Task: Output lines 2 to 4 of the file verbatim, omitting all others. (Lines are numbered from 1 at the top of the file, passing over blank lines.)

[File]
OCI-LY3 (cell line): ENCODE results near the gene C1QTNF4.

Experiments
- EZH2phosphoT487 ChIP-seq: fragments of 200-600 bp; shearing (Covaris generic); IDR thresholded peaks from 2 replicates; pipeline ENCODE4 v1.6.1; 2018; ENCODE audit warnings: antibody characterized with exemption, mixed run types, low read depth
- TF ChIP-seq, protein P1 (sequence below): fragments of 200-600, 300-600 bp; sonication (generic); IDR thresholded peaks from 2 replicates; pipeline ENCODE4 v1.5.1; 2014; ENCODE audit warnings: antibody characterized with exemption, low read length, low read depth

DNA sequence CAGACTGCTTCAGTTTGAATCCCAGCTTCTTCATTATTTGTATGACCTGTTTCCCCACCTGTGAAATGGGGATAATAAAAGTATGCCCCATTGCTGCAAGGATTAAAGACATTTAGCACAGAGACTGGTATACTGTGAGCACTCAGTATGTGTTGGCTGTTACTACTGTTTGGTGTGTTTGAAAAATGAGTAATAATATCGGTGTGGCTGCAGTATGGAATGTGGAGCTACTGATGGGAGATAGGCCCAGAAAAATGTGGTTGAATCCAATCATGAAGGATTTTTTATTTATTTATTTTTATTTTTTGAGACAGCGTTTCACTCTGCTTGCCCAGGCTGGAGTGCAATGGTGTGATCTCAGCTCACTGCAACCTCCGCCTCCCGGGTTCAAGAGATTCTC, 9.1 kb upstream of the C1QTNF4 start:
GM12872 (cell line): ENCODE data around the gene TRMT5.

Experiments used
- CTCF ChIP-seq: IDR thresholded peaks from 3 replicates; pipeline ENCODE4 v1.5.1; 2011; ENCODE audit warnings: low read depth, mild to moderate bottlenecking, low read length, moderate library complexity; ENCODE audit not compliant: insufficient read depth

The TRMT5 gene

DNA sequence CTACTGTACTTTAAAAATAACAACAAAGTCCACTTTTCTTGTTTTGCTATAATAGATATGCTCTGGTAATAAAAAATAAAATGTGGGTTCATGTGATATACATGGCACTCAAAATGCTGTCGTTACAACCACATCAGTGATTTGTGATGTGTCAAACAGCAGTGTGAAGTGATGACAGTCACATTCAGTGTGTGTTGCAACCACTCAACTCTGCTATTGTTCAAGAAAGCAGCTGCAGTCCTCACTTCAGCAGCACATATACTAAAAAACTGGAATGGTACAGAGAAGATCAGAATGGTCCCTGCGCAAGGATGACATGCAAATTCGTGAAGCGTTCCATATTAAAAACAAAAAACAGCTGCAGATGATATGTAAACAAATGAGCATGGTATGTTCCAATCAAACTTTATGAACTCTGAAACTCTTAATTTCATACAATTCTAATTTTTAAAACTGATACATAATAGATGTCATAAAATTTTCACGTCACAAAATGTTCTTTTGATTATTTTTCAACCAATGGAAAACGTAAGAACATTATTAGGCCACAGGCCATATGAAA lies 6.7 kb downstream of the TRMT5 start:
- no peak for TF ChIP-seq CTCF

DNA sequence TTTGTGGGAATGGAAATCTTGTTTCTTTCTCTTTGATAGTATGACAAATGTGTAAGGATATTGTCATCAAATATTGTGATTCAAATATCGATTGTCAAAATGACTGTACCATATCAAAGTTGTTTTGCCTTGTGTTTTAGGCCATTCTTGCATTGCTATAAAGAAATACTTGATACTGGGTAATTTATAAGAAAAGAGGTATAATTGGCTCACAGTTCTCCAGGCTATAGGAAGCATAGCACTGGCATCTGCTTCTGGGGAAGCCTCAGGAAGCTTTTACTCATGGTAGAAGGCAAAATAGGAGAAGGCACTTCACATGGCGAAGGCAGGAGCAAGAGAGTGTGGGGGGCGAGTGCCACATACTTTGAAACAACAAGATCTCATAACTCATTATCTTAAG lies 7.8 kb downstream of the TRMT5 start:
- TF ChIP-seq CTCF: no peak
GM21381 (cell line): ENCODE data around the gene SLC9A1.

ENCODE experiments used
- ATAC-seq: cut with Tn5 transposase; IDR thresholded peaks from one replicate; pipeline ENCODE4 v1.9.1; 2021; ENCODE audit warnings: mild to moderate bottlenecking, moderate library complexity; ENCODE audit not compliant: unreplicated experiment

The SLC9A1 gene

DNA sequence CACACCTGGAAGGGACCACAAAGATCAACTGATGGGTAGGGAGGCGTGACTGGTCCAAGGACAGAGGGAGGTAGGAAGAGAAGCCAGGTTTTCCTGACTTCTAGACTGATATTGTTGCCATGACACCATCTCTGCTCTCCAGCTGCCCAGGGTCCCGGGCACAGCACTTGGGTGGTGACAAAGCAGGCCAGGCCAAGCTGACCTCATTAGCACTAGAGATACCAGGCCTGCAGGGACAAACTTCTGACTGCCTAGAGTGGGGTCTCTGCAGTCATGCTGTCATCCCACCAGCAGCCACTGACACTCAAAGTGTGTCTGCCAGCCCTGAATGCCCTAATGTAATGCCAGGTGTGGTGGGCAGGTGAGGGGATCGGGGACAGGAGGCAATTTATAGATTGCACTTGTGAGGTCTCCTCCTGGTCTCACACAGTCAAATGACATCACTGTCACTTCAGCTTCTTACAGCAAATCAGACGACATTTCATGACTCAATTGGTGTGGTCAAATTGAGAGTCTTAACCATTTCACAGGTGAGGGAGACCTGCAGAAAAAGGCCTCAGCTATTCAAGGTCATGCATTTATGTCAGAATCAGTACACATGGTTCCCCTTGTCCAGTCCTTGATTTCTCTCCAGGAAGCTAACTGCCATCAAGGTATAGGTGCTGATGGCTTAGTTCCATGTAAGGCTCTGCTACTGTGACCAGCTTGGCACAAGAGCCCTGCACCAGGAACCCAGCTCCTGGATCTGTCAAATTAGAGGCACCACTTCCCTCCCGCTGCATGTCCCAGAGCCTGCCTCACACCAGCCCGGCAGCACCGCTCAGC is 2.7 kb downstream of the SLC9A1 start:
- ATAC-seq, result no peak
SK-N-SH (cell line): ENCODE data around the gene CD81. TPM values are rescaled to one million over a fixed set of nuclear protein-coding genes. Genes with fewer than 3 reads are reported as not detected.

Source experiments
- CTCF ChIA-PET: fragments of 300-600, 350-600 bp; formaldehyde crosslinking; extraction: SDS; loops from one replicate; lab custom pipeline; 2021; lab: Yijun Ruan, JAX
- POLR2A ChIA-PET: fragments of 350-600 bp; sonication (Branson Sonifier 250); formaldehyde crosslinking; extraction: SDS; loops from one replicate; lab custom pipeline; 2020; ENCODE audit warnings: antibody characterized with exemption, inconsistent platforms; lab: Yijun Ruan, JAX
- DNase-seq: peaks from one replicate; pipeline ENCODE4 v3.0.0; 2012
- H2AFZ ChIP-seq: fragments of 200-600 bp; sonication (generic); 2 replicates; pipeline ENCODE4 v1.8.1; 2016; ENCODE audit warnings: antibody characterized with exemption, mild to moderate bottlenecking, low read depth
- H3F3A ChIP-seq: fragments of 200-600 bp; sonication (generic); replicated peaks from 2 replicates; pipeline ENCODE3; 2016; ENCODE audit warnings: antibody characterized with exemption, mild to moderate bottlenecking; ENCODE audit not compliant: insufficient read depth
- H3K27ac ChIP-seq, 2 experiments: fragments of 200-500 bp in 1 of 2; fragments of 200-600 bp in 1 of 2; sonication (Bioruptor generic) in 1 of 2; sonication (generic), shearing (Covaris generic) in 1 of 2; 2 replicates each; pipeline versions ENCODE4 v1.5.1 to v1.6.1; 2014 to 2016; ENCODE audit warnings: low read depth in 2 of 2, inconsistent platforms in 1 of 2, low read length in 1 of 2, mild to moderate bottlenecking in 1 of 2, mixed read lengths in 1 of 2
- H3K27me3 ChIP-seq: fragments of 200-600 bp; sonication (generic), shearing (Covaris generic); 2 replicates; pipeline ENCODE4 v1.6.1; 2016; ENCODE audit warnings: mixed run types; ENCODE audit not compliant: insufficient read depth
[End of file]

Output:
Experiments
- EZH2phosphoT487 ChIP-seq: fragments of 200-600 bp; shearing (Covaris generic); IDR thresholded peaks from 2 replicates; pipeline ENCODE4 v1.6.1; 2018; ENCODE audit warnings: antibody characterized with exemption, mixed run types, low read depth
- TF ChIP-seq, protein P1 (sequence below): fragments of 200-600, 300-600 bp; sonication (generic); IDR thresholded peaks from 2 replicates; pipeline ENCODE4 v1.5.1; 2014; ENCODE audit warnings: antibody characterized with exemption, low read length, low read depth